OBJECTIVE: Previous reports show conflicting results regarding hepatitis B virus (HBV) vaccine efficacy in Hepatitis C virus (HCV) infected individuals and in those with isolated hepatitis B core antibodies (HBcAb). We aimed to evaluate the effectiveness of HBV vaccine and identify possible factors that may contribute to hyporesponsivness in HCV-treated patients, including those with isolated HBcAb. METHODS: We conducted a prospective study with 118 enrolled chronic HCV patients who followed a 12-week regimen of direct acting antivirals (DAAs) and were evaluated for HBV serological markers. Eventually, 98 received appropriate HBV vaccination and were assessed for response. RESULTS: A total of 57.1% were vaccine responders although only 5.1% achieved a seroprotective level of HBsAb titre. The response rate was significantly lower among treated HCV patients with isolated HBcAb [2 (5.6%) vs. 40 (64.5%) respectively]. On multivariate analysis, advanced age [OR (95% CI) = 1.09 (1.02-1.17)] and presence of isolated HbcAb [OR (95% CI) = 39.59 (7.98-196.63)] were predictors of vaccine non-response. In our cost-effectiveness models, the cost of HBV serological screening was less than the nationally adopted non-screening approach. A model ratifying reinforced vaccination in non-responder HBcAb seropositive HCV patients would incur extra cost. CONCLUSION: Hyporesponsiveness to the HBV vaccination is frequent in chronic HCV patients even after achieving SVR following DAAs. Although there is no consensus on the clinical management of patients with isolated HBcAb, our cost-effectiveness options may support decision-making for better clinical benefit and proper health investments.


Assuntos
Antivirais/uso terapêutico , Anticorpos Anti-Hepatite B/sangue , Vacinas contra Hepatite B/uso terapêutico , Hepatite B/tratamento farmacológico , Hepatite C Crônica , Adolescente , Adulto , Antivirais/administração & dosagem , Custos e Análise de Custo , Estudos Transversais , Egito , Feminino , Hepatite B/economia , Hepatite B/imunologia , Humanos , Masculino , Pessoa de Meia-Idade , Estudos Prospectivos , Resultado do Tratamento , Adulto Jovem
16.
Front Immunol ; 12: 636803, 2021.
Artigo em Inglês | MEDLINE | ID: mdl-33841420

RESUMO

Commensal gut microbiota protects the immune defense of extra-intestinal organs. Gut microbiota depletion by antibiotics can impair host antiviral immune responses and alter hepatitis B virus (HBV) infection outcomes. However, how gut microbiota modulates antiviral immune response in the liver remains unclear. Here, mice were treated with broad-spectrum antibiotics to deplete gut microbiota. Gut integrity was evaluated, and translocation of live commensal gut bacteria and their components into the liver was investigated. An HBV infection model was established to evaluate impairment of antiviral immune response in the liver after gut microbiota depletion. We found that gut microbiota depletion was associated with impairment of colon epithelial integrity, and live commensal gut microbiota could translocate to the liver. Further, T cell antiviral function in the liver was impaired, partially relying on enhanced PD-1 expression, and HBV immune clearance was hampered. In conclusion, gut microbiota depletion by antibiotics can impair gut barrier function and suppress T cell antiviral immune response in the liver.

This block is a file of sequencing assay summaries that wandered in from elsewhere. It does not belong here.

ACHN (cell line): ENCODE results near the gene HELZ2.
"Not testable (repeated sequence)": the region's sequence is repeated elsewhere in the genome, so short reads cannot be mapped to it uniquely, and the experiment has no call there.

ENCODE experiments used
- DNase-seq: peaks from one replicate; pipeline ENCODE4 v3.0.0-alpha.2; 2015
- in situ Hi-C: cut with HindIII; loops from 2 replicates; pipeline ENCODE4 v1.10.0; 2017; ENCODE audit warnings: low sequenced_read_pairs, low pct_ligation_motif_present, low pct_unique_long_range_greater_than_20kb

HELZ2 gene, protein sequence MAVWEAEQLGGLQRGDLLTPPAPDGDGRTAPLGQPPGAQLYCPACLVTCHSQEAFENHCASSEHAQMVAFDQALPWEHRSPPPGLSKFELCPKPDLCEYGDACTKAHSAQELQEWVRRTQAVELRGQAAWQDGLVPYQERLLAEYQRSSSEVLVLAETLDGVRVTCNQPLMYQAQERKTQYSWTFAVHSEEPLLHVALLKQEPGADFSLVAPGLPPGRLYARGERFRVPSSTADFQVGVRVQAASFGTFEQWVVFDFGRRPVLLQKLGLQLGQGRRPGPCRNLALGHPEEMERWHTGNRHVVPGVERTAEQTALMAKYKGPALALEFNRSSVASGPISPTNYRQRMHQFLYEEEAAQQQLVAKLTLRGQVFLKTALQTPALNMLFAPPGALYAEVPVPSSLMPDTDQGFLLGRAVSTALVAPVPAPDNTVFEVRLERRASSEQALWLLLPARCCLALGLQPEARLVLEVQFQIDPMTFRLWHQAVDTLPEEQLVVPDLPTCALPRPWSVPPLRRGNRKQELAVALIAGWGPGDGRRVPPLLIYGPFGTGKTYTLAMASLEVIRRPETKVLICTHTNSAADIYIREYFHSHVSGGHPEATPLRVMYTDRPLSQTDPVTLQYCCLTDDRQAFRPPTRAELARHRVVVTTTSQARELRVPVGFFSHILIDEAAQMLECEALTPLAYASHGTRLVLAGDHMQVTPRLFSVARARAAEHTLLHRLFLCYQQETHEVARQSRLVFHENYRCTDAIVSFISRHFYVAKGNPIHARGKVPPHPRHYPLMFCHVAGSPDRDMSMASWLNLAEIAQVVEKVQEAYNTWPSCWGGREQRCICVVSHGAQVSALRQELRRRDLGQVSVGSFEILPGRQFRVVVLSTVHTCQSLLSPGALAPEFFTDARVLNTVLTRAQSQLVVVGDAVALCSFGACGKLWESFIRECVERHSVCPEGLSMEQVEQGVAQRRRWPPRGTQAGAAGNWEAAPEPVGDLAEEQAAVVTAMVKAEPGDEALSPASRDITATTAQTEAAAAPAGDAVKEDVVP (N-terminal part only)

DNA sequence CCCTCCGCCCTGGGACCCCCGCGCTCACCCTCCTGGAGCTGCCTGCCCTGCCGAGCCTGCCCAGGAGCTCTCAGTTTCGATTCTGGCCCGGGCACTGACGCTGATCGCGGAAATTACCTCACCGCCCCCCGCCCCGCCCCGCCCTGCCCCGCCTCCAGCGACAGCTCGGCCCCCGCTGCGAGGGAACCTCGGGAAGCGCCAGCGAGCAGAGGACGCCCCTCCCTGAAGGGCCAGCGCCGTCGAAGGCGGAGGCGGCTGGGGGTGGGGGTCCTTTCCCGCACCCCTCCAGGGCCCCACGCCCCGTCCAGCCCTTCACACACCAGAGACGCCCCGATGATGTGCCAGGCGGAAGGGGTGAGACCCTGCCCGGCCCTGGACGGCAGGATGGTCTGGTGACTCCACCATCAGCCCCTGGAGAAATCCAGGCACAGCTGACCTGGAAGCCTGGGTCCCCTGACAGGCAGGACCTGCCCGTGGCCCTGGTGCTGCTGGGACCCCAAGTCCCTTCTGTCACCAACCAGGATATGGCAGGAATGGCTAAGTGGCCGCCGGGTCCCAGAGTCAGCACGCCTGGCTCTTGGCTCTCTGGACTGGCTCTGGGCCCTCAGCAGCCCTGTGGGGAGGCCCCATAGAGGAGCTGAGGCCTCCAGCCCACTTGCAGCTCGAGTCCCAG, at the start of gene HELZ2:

Assuntos
Colo/patologia , Microbioma Gastrointestinal/fisiologia , Vírus da Hepatite B/fisiologia , Hepatite B/imunologia , Mucosa Intestinal/fisiologia , Fígado/imunologia , RNA Ribossômico 16S/genética , Linfócitos T/imunologia , Animais , Antibacterianos/administração & dosagem , Translocação Bacteriana , Células Cultivadas , Modelos Animais de Doenças , Fezes/microbiologia , Hepatite B/microbiologia , Humanos , Imunidade , Fígado/virologia , Masculino , Camundongos , Camundongos Endogâmicos C57BL , Receptor de Morte Celular Programada 1/metabolismo , Regulação para Cima , Carga Viral
17.
Mar Drugs ; 19(4)2021 Mar 30.
Artigo em Inglês | MEDLINE | ID: mdl-33808126

RESUMO

Hepatitis B virus (HBV) infection remains a major global health problem. It is therefore imperative to develop drugs for anti-hepatitis B with high-efficiency and low toxicity. Attracted by the observations and evidence that the symptoms of some patients from the Southern Fujian, China, suffering from hepatitis B were alleviated after daily eating an edible marine mollusk, Thais clavigera (Küster 1860) (TCK). Water-soluble polysaccharide from TCK (TCKP1) was isolated and characterized. The anti-HBV activity of TCKP1 and its regulatory pathway were investigated on both HepG2.2.15 cell line and HBV transgenic mice. The data obtained from in vitro studies showed that TCKP1 significantly enhanced the production of IFN-α, and reduced the level of HBV antigens and HBV DNA in the supernatants of HepG2.2.15 cells in a dose-dependent manner with low cytotoxicity. The result of the study on the HBV transgenic mice further revealed that TCKP1 significantly decreased the level of transaminases, HBsAg, HBeAg, and HBV DNA in the serum, as well as HBsAg, HBeAg, HBV DNA, and HBV RNA in the liver of HBV transgenic (HBV-Tg) mice. Furthermore, TCKP1 exhibited equivalent inhibitory effect with the positive control tenofovir alafenamide (TAF) on the markers above except for HBV DNA even in low dosage in a mouse model. However, the TCKP1 high-dose group displayed stronger inhibition of transaminases and liver HBsAg, HBeAg, and HBV RNA when compared with those of TAF. Meanwhile, inflammation of the liver was, by pathological observation, relieved in a dose-dependent manner after being treated with TCKP1. In addition, elevated levels of interleukin-12 (IL-12) and interferon γ (IFN-γ), and reduced level of interleukin-4 (IL-4) in the serum were observed, indicating that the anti-HBV effect of TCKP1 was achieved by potentiating immunocyte function and regulating the balance of Th1/Th2 cytokines.